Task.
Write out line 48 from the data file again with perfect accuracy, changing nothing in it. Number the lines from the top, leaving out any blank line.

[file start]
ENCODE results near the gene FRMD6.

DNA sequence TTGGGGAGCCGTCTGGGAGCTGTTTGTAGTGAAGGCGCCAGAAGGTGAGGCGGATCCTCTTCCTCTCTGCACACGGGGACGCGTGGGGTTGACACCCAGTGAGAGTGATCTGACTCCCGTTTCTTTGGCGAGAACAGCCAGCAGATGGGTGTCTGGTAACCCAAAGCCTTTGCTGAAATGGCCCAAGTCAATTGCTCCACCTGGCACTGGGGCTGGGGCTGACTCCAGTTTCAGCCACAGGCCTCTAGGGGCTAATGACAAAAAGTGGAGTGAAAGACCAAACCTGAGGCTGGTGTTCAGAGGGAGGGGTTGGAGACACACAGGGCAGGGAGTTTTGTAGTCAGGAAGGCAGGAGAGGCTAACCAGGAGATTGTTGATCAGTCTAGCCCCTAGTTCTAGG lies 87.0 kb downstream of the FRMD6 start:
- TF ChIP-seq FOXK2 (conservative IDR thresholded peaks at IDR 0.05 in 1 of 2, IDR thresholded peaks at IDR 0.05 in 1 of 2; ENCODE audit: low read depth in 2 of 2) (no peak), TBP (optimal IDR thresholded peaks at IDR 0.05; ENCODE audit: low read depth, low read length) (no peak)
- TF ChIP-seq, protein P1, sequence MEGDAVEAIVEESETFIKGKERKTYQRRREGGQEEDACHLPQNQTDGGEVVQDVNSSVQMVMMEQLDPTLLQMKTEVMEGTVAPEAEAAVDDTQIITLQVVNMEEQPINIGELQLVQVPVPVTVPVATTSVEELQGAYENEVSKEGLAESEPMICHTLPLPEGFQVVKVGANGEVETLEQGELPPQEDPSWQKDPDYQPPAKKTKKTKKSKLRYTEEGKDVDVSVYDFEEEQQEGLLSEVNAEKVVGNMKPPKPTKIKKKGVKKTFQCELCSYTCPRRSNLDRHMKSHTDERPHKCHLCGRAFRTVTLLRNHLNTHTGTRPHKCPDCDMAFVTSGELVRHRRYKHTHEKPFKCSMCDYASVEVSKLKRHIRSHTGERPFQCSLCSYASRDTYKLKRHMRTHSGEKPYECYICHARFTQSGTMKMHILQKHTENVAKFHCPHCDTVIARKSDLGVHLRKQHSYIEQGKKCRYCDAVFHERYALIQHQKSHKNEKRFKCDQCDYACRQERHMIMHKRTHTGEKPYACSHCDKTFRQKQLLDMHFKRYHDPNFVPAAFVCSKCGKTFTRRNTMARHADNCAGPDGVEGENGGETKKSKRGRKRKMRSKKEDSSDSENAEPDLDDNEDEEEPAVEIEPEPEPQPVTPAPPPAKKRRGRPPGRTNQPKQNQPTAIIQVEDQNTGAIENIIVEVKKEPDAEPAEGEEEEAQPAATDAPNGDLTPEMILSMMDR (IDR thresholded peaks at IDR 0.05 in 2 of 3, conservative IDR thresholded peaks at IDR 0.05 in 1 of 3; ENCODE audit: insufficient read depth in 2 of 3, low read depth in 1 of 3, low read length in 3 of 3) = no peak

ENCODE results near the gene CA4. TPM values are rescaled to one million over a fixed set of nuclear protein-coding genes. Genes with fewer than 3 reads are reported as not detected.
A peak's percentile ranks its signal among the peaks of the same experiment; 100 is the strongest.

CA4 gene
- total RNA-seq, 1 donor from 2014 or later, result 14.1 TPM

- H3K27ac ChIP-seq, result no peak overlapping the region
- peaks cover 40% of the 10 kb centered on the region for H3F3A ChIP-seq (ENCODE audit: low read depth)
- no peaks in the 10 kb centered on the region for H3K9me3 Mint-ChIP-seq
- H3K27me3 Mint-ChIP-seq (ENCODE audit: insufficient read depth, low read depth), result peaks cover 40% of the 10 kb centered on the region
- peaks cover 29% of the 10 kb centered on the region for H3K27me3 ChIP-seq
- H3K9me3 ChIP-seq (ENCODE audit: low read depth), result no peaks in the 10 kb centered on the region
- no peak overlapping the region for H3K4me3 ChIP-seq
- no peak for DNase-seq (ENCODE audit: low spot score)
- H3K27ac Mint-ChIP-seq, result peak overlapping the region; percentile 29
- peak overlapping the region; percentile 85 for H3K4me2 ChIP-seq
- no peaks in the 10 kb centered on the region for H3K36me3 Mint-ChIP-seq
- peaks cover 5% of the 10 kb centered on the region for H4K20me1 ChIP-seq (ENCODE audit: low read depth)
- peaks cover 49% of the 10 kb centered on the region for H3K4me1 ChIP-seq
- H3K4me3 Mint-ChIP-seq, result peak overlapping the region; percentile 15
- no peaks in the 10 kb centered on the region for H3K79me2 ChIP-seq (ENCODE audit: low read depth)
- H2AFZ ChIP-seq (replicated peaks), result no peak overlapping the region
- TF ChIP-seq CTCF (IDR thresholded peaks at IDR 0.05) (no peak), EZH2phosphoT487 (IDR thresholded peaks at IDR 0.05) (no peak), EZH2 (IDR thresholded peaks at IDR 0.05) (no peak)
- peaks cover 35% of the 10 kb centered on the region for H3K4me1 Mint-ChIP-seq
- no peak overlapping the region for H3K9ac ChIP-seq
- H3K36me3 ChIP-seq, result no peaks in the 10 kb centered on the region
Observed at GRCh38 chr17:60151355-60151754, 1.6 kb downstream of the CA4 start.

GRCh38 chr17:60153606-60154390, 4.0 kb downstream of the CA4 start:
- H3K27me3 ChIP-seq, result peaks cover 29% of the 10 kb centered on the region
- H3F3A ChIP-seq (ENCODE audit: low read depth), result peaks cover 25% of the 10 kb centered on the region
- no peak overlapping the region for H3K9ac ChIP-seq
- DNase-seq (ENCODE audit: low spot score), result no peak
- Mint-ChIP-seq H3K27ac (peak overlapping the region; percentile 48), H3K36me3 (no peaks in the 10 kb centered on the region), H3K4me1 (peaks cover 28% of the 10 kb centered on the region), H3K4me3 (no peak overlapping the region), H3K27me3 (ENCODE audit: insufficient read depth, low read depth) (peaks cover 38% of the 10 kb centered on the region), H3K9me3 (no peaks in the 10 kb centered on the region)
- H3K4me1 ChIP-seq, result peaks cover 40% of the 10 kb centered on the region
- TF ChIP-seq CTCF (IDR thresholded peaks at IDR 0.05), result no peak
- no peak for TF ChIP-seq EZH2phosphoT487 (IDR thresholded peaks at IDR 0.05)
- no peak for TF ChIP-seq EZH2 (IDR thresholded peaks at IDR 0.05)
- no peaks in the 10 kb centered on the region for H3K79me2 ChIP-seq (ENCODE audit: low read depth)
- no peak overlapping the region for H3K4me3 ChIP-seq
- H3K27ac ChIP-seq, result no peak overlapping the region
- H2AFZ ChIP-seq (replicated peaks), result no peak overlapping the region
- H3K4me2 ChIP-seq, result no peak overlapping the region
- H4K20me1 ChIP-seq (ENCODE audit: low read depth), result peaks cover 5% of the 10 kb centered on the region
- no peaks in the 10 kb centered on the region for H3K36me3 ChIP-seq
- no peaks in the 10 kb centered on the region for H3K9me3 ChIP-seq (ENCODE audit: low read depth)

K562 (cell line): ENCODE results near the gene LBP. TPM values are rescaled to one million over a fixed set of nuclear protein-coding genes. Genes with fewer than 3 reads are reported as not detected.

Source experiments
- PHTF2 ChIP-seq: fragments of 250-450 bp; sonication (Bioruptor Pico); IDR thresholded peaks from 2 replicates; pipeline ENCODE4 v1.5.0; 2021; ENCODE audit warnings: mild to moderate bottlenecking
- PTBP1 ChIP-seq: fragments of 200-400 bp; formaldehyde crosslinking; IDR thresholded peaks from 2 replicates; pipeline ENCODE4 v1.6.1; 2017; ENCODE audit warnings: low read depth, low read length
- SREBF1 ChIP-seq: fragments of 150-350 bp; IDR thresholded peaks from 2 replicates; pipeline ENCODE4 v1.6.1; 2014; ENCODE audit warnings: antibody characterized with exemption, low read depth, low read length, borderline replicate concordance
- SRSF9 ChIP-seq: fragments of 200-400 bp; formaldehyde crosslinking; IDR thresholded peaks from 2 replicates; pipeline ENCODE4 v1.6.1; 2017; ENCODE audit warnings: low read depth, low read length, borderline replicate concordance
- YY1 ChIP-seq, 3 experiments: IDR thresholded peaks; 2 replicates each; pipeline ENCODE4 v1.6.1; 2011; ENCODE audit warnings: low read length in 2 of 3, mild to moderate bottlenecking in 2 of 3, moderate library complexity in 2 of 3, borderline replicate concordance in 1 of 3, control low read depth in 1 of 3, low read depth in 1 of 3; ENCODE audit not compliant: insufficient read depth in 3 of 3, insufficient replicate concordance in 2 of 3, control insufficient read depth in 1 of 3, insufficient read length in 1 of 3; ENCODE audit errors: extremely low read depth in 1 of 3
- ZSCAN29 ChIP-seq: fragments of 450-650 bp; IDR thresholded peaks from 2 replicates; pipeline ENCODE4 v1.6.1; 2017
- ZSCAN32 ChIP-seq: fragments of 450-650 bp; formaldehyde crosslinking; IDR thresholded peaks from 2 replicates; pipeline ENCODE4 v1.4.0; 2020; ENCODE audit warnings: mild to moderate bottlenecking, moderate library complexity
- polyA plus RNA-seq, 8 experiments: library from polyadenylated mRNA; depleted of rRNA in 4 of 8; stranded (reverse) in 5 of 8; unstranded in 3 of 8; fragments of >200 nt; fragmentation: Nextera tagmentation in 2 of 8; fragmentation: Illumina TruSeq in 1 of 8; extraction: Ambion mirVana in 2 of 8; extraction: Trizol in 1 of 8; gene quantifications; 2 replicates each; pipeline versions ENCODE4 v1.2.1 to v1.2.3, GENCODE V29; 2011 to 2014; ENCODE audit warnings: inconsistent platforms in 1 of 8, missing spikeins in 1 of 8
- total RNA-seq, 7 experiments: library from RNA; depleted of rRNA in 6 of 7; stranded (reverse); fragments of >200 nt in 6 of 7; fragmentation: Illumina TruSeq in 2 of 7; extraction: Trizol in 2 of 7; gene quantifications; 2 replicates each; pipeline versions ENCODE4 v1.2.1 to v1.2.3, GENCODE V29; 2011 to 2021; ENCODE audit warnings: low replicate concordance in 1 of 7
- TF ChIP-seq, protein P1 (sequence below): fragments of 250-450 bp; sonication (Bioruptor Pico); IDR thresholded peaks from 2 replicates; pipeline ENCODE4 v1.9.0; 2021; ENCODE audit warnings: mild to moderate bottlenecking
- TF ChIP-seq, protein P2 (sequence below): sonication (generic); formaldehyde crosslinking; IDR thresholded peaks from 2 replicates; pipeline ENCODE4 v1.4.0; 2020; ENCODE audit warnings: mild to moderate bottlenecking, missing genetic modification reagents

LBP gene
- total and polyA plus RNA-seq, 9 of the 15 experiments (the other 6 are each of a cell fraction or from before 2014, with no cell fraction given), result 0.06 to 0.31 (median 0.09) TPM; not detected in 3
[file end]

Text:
K562 (cell line): ENCODE results near the gene LBP. TPM values are rescaled to one million over a fixed set of nuclear protein-coding genes. Genes with fewer than 3 reads are reported as not detected.